Tuesday, March 14, 2017

The New Puzzle "Pseudo Ovolo"

Today's topic is about Juno's latest puzzle "Pseudo Ovolo" that he had started making on 30th January, 2017.

He bought timber that has been kiln dried from the local lumber dealer who he is familiar with. First of all, he made the timber a little thicker than the target measurement and rested it in the shed for a while. And then he re-worked the timber to the target measurement. Pseudo Ovolo is made with Karri (red-brown timber in the picture) and Silver Ash (white timber / citrus family tree).

This was the very first time using Karri for him, and he realised that Karri is difficult to handle and if he used up all the stock of Karri, this time may be the last time for using Karri.


After he processed the timber into sticks, he cut the elements from the sticks. At this stage, he has arrised some of the elements. For gluing each piece, he made a jig to support two elements of timber to be glued at right-angles. As you can imagine, there are so many jigs remaining in our workshop because he makes jigs every time he makes new puzzles.

As shown in the picture below, after he finished gluing the pieces made from Karri (red-brown), he cut the groove for reinforcement on each end of the piece. He prepared a replaceable sacrifice board (white board in the picture) in front of the piece to eliminate chip outs.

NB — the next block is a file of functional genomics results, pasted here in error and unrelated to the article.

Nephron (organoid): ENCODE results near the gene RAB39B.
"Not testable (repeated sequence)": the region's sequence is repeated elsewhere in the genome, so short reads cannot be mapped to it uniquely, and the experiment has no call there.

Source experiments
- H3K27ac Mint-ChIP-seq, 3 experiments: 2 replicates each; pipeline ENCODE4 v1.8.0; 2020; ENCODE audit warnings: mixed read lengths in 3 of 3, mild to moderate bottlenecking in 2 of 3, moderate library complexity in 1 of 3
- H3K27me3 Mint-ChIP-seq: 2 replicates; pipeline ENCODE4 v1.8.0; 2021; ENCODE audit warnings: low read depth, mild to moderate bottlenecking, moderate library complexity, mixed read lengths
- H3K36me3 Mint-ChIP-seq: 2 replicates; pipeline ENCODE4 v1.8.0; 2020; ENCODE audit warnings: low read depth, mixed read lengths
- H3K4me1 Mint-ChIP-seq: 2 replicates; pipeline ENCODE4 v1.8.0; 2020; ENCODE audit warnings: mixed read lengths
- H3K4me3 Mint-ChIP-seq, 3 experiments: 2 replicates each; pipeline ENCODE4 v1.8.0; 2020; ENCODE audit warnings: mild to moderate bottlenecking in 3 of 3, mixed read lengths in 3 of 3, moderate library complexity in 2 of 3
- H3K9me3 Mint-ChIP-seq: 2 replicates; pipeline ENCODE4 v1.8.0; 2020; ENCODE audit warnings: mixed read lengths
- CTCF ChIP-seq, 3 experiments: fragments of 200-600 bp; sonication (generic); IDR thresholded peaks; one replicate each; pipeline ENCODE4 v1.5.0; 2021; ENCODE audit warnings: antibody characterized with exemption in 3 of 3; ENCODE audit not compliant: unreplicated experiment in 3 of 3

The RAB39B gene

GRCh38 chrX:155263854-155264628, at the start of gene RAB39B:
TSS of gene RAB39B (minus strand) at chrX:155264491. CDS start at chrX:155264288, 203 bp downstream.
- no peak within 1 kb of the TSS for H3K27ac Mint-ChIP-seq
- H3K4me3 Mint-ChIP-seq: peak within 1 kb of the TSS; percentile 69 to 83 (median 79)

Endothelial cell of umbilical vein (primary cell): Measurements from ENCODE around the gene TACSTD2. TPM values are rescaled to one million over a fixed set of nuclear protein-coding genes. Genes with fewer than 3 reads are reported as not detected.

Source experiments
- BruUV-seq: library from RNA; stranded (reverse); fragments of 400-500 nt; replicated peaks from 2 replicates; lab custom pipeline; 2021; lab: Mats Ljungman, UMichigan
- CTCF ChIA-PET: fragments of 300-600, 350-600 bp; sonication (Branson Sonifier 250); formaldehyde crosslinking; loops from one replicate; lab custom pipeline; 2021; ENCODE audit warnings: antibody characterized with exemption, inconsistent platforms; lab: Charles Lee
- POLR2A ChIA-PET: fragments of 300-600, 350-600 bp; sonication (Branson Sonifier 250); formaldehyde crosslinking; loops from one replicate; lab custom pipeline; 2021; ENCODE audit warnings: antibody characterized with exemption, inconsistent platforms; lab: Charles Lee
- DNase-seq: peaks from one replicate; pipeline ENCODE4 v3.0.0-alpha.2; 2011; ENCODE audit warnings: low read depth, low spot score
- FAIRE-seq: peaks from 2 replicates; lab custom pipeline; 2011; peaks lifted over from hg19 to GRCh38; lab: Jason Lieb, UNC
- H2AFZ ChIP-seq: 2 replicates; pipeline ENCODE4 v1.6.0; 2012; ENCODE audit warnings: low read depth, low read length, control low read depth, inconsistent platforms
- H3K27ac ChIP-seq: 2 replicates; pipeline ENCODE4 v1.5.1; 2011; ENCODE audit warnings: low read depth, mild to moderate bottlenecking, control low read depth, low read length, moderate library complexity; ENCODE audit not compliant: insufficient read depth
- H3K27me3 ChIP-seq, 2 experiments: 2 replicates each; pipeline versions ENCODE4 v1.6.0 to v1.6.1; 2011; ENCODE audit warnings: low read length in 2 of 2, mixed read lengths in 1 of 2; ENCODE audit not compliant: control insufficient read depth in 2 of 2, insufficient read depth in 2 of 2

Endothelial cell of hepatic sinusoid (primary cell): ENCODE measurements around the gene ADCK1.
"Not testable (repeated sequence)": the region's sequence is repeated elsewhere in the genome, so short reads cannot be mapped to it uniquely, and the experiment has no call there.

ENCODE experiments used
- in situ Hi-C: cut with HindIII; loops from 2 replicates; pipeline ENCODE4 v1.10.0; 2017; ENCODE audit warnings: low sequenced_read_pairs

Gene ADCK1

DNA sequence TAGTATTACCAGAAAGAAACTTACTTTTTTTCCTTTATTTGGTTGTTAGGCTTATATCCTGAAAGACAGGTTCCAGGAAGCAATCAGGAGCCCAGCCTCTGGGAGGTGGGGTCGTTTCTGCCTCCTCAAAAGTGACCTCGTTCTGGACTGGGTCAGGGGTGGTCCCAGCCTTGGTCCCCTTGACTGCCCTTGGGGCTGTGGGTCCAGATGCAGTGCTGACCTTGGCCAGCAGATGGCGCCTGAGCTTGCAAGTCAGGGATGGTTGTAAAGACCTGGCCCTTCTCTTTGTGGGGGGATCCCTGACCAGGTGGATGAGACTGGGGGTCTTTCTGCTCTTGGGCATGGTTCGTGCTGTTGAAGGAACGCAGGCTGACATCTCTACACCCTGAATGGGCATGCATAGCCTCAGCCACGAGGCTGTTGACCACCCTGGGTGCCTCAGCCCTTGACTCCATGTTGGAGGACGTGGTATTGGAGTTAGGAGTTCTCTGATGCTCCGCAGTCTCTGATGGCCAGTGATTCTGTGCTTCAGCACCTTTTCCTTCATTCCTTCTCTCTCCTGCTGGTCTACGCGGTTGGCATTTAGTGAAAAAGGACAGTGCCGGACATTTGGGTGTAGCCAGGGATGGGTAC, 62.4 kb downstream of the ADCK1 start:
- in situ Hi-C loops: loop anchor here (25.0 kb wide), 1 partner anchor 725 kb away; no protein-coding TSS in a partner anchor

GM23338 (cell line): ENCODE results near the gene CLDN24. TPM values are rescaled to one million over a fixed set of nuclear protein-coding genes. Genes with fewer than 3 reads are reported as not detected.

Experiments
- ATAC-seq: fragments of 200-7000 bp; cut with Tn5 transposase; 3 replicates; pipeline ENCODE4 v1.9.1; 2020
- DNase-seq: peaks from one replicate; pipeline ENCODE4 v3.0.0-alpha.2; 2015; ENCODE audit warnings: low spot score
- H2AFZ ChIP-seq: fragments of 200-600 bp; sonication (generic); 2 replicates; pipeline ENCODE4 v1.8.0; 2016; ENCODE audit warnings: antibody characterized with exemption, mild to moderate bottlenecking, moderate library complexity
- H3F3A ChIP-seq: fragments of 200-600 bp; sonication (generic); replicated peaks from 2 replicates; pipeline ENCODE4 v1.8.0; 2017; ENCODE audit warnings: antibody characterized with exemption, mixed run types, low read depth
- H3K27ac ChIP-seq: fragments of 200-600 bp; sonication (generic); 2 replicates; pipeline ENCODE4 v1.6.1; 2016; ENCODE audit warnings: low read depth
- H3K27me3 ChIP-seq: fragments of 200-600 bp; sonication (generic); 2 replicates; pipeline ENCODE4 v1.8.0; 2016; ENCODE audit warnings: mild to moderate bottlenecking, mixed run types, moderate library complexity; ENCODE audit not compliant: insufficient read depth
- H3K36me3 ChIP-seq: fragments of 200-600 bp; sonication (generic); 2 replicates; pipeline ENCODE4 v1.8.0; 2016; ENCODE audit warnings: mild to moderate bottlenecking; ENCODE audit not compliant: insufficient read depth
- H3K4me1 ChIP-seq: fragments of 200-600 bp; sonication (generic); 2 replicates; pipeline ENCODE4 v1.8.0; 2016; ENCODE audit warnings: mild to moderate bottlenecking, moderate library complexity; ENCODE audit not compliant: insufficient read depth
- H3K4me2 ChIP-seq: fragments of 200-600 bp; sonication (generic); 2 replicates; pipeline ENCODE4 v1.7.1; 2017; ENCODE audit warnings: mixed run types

He had cut the white timber (Silver Ash, citrus family tree) a bit larger, and after gluing to the red-brown pieces, sanded them until it became the correct size.

Every red-brown piece was glued into an O-shape and then, it was cut to a C-shape. Herewith, the grains of the two ends of the C-shaped piece look linked and also the piece can be made accurately. The next step is arrising the edges of every piece.

Then, it was finally time for coating. A thin coat of lacquer spray makes timber more beautiful and protects timber from dirt.

After every piece was dried, he sorted the pieces by colours and grains, and then assembled pieces into a puzzle in which the timber colours and grains are matched.

Ta-da! Here is the puzzle "Pseudo Ovolo."

Juno named this puzzle "Pseudo Ovolo" because he was inspired when he saw Yavuz Demirhan's "Ovolo" and wanted to show his respect to Yavuz Demirhan.

Pseudo Ovolo is available on our website.
Juno and I hope that puzzle lovers would love Pseudo Ovolo.